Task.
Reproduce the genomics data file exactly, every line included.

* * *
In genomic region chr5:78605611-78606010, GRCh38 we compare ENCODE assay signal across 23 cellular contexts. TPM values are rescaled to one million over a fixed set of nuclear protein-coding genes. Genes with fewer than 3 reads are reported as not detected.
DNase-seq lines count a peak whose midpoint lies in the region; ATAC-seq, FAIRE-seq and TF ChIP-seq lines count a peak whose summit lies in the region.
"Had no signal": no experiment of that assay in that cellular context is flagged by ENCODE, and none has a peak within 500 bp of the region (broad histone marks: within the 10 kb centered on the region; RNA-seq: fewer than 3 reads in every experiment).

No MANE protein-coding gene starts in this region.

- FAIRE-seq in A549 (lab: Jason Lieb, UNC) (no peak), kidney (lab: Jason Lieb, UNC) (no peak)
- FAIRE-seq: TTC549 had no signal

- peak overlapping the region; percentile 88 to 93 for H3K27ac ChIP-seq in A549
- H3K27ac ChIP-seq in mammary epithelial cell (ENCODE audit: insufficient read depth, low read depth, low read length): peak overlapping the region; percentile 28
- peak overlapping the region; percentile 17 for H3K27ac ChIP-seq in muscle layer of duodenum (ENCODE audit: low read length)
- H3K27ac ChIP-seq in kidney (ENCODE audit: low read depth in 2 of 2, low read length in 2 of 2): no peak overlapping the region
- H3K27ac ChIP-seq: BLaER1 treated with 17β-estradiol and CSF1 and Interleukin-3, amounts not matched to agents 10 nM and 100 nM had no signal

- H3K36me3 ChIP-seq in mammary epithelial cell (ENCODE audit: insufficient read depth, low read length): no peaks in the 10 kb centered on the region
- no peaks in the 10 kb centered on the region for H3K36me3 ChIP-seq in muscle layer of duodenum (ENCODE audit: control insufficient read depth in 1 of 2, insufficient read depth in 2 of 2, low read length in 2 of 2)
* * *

In genomic region chr5:78605611-78606010, GRCh38 we compare ENCODE assay signal across 23 cellular contexts. TPM values are rescaled to one million over a fixed set of nuclear protein-coding genes. Genes with fewer than 3 reads are reported as not detected.
DNase-seq lines count a peak whose midpoint lies in the region; ATAC-seq, FAIRE-seq and TF ChIP-seq lines count a peak whose summit lies in the region.
"Had no signal": no experiment of that assay in that cellular context is flagged by ENCODE, and none has a peak within 500 bp of the region (broad histone marks: within the 10 kb centered on the region; RNA-seq: fewer than 3 reads in every experiment).

No MANE protein-coding gene starts in this region.

- FAIRE-seq in A549 (lab: Jason Lieb, UNC) (no peak), kidney (lab: Jason Lieb, UNC) (no peak)
- FAIRE-seq: TTC549 had no signal

- peak overlapping the region; percentile 88 to 93 for H3K27ac ChIP-seq in A549
- H3K27ac ChIP-seq in mammary epithelial cell (ENCODE audit: insufficient read depth, low read depth, low read length): peak overlapping the region; percentile 28
- peak overlapping the region; percentile 17 for H3K27ac ChIP-seq in muscle layer of duodenum (ENCODE audit: low read length)
- H3K27ac ChIP-seq in kidney (ENCODE audit: low read depth in 2 of 2, low read length in 2 of 2): no peak overlapping the region
- H3K27ac ChIP-seq: BLaER1 treated with 17β-estradiol and CSF1 and Interleukin-3, amounts not matched to agents 10 nM and 100 nM had no signal

- H3K36me3 ChIP-seq in mammary epithelial cell (ENCODE audit: insufficient read depth, low read length): no peaks in the 10 kb centered on the region
- no peaks in the 10 kb centered on the region for H3K36me3 ChIP-seq in muscle layer of duodenum (ENCODE audit: control insufficient read depth in 1 of 2, insufficient read depth in 2 of 2, low read length in 2 of 2)